Armor & Mobility

SEP-OCT 2016

Military magazines in the United States and Canada, covering Armor and Mobility, focuses on tactical vehicles, C4ISR, Special Operations Forces, latest soldier equipment, shelters, and key DoD programs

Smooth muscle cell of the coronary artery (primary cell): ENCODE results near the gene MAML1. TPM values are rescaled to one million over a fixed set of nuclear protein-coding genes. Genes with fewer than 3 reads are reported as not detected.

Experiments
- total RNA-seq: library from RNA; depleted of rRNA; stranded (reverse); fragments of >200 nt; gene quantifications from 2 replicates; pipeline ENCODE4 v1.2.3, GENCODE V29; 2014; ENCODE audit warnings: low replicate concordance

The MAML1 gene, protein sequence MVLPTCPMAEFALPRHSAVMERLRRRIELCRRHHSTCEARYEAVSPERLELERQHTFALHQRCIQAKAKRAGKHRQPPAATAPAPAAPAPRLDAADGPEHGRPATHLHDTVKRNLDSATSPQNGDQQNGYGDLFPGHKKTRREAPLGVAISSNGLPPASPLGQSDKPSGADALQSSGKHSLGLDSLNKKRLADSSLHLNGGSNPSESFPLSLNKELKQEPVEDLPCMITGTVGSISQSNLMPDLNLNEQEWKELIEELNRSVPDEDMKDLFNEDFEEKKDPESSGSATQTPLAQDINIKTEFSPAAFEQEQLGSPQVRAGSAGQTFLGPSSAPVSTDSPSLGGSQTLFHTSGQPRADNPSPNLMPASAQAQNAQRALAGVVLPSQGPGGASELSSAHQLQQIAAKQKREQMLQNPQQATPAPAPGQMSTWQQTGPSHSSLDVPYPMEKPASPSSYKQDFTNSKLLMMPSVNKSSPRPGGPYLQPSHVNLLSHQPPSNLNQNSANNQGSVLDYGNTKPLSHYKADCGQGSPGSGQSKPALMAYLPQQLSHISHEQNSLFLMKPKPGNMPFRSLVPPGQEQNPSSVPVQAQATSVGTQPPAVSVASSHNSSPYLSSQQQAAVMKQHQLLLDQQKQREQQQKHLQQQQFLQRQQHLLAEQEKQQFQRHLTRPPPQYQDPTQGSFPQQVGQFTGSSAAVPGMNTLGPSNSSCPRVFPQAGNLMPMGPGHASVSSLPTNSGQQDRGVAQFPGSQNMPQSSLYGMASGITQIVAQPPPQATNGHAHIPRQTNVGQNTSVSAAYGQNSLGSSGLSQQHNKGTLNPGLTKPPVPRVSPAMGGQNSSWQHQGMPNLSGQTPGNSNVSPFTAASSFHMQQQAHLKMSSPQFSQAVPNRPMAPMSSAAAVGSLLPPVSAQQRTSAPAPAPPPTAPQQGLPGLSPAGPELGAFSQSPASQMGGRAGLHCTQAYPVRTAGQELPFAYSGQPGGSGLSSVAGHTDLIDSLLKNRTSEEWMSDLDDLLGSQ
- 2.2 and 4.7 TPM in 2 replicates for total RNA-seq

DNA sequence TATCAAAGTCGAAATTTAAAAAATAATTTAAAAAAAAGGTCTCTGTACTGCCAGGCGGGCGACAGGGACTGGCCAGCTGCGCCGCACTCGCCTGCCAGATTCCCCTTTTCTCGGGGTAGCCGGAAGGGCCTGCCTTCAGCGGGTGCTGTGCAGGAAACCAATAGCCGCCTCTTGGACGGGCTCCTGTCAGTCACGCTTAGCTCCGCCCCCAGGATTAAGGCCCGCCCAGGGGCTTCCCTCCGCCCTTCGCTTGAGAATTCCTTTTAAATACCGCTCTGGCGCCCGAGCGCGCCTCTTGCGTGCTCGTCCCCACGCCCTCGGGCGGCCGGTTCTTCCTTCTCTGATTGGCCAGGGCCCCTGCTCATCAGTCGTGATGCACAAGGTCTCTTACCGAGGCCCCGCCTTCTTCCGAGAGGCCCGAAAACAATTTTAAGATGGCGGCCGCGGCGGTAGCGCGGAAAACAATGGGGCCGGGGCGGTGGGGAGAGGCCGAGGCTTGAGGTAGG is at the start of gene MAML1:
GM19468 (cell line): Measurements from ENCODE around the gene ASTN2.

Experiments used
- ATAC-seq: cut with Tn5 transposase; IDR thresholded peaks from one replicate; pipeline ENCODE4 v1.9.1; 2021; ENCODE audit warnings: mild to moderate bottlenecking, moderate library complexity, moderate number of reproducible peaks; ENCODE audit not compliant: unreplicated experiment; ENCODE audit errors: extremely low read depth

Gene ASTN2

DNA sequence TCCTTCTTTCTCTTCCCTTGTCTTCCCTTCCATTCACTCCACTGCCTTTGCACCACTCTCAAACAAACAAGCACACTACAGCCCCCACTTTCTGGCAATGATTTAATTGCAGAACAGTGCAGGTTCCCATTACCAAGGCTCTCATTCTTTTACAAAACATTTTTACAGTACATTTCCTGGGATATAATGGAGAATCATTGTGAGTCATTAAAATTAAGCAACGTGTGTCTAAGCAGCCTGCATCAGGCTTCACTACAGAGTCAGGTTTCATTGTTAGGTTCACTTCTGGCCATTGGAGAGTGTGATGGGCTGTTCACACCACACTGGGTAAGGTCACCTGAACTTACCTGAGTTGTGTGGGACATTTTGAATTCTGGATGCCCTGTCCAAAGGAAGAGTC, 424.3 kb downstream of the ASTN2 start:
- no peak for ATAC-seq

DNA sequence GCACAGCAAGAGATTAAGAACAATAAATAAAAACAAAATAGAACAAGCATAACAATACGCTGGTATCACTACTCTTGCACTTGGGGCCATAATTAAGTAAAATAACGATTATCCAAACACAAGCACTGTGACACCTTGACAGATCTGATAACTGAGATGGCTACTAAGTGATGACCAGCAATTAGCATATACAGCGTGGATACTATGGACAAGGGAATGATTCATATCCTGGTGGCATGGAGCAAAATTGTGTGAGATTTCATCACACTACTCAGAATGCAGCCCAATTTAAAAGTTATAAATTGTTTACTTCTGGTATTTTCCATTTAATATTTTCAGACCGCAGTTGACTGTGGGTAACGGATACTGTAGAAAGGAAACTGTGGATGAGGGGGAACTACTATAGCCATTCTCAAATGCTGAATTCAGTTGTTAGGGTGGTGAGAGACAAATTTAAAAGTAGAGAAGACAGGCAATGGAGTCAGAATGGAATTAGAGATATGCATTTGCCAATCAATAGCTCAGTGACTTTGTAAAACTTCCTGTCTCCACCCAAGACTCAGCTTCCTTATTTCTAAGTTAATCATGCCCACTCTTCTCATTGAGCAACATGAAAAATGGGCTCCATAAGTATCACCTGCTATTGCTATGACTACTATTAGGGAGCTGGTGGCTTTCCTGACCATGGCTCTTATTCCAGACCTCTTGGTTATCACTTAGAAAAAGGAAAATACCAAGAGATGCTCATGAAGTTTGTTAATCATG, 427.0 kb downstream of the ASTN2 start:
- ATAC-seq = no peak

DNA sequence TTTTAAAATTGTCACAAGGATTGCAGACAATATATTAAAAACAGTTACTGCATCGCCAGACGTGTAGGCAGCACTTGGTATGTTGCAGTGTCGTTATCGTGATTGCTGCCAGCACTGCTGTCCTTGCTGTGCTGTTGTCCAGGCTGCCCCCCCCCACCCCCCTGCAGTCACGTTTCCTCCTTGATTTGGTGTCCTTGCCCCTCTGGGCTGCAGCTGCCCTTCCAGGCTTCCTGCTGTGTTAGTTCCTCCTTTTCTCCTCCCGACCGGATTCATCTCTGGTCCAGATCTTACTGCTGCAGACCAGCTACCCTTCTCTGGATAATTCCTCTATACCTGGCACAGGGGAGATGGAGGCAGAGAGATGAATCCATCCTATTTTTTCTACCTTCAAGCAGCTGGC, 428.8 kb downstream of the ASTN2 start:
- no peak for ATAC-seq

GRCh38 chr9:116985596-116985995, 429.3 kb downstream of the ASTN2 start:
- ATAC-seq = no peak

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said Tom Watson, senior vice president and general manager of the Navy and Marine Corps Customer Group. "During the EMD phase, SAIC, along with teammate ST Kinetics, will provide the Marine Corps with 16 prototypes. The Marine Corps anticipates down selecting to a single vendor in Summer 2018. Work will be performed primarily in SAIC's facility in Charleston, South Carolina, where the company is currently providing the Marine Corps with initial survivability upgrades to 10 Assault Amphibious Vehicle (AAV) prototypes. SAIC's solution provides the Marine Corps with an ACV that is fully-protected and has superior maneuverability with amphibious ship-to-shore capability. SAIC and ST Kinetics' enhanced ACV 1.1 solution, called TERREX 2, is an 8x8 wheeled, armored ACV with improved mobility that can transport a combat load of up to 11 embarked Marines and three crew members through hostile territory. On land, TERREX 2's independent suspension system improves ground mobility and ride quality for U.S. Marines. In water, TERREX 2's hydraulically driven propulsion systems with full independent thrust control authority allows safe operation at Sea-State 3 and through six-foot plunging surf. BAE Systems completed Preliminary Design Review/Contractual Design Review (PDR/CDR) in June and is on track to deliver vehicles to the Marine Corps according to the customer's original timeline. "As the original equipment manufacturer of the Assault Amphibious Vehicle (AAV), and an equipment provider to the Marine Corps for over 70 years, BAE Systems is proud to soon deliver 16 pre-production Amphibious Combat Vehicles (ACV) 1.1 for USMC test and evaluation during its EMD Phase," said John Swift, BAE Systems Amphibious Combat Vehicle (ACV) 1.1 program director. "The BAE Systems offering uses a mature, fully amphibious, ship launch-able and recoverable 8x8 wheeled platform developed by our partner Iveco Defence. The vehicles were designed from the ground up as a fully amphibious combat vehicle and is currently in production at our York, PA facility. Our offering has a capacity to carry 13 embarked Marines in addition to a three-man crew and has undergone extensive testing that includes evaluations for open ocean and land mobility, ship launch and recovery, survivability, human factors, and stowage capacity. We also installed a new engine in the prototypes we are building for the Marine Corps, which now includes growth beyond 690HP and has significant exportable power." Evolving a Multi-Pronged Solution With the cancellation of the Expeditionary Fighting Vehicle (EFV) program in 2011, a series of studies were begun including the high speed water vehicle effort which lasted until 2013. The Marine Personnel Carrier (MPC) program study was a wheeled vehicle effort begun in 2007 as a complimentary capability with EFV and also ended in 2013. In January 2014, Marine Corps leadership convened in the Nevada desert to test some MPC wheeled demo vehicles. Based upon the MPC demo and results of a high water speed study for potential High Speed Vessel (HSV), findings indicated that though the high water speed application was technically achievable, it would be very costly and there would be quite a few capability trades to keep the weight down. During testing demonstrations of MPC vehicles at Camp Pendleton, CA, the evolution of the wheeled ACVs, with extensive swim tests at the AVTB Amphibious Vehicle Test Branch, showed that wheeled vehicles were capable swimmers with some variants designed to be capable swimmers from initial concept inception. It was also determined that in the 70,000 lb vehicle weight class that certain wheeled vehicle designs offered the same or superior ground mobility over tracked vehicles such as AAV. Not to mention cost sustainability and more recent improvements of wheeled capabilities, with the resultant determination that a wheeled vehicle was a competitor to replace the AAV, as a capable amphibious swimming vehicle in the 6-8 knot range, not as a high water speed. The AAV SU upgrade is designed to enhance AAV survivability so that they are relevant in the current threat environment as well as a risk mitigator to the capable swimming vehicles that they have long been proven to be. In February 2014, USMC leadership determined a three-pronged path forward. One path was as a risk-reducer, develop the AAV survivability upgrade (AAV SU) which primarily provided underbelly armor increased protection, however, in order to do that, the upgraded platform needed to include the powertrain and suspension to carry the added weight of upgraded armor packaging. The plan was to upgrade a third of the fleet with these upgrades to extend their lifecycle to 2035, with 392 vehicles seeing the SU re-packaging out of an entire fleet of 1,058 vehicles. The second path was to start down a wheeled vehicle path called ACV broken into increments with the first being 1.1, to field 204 vehicles, staying as close to industry available systems application as possible so that they would be modified non- developmental enabling the Corps to move out on a more streamlined acquisition plan for initial fielding by 2020. ACV 1.1 did not involve a Electro-Miniatures Corp Slip Ring Specialists Custom Designs for Your Requirements 201.460.0510 www.electro-miniatures.com www.tacticaldefensemedia.com September/October 2016 | Armor & Mobility | 41 ENHANCEMENTS AND EVOLUTION

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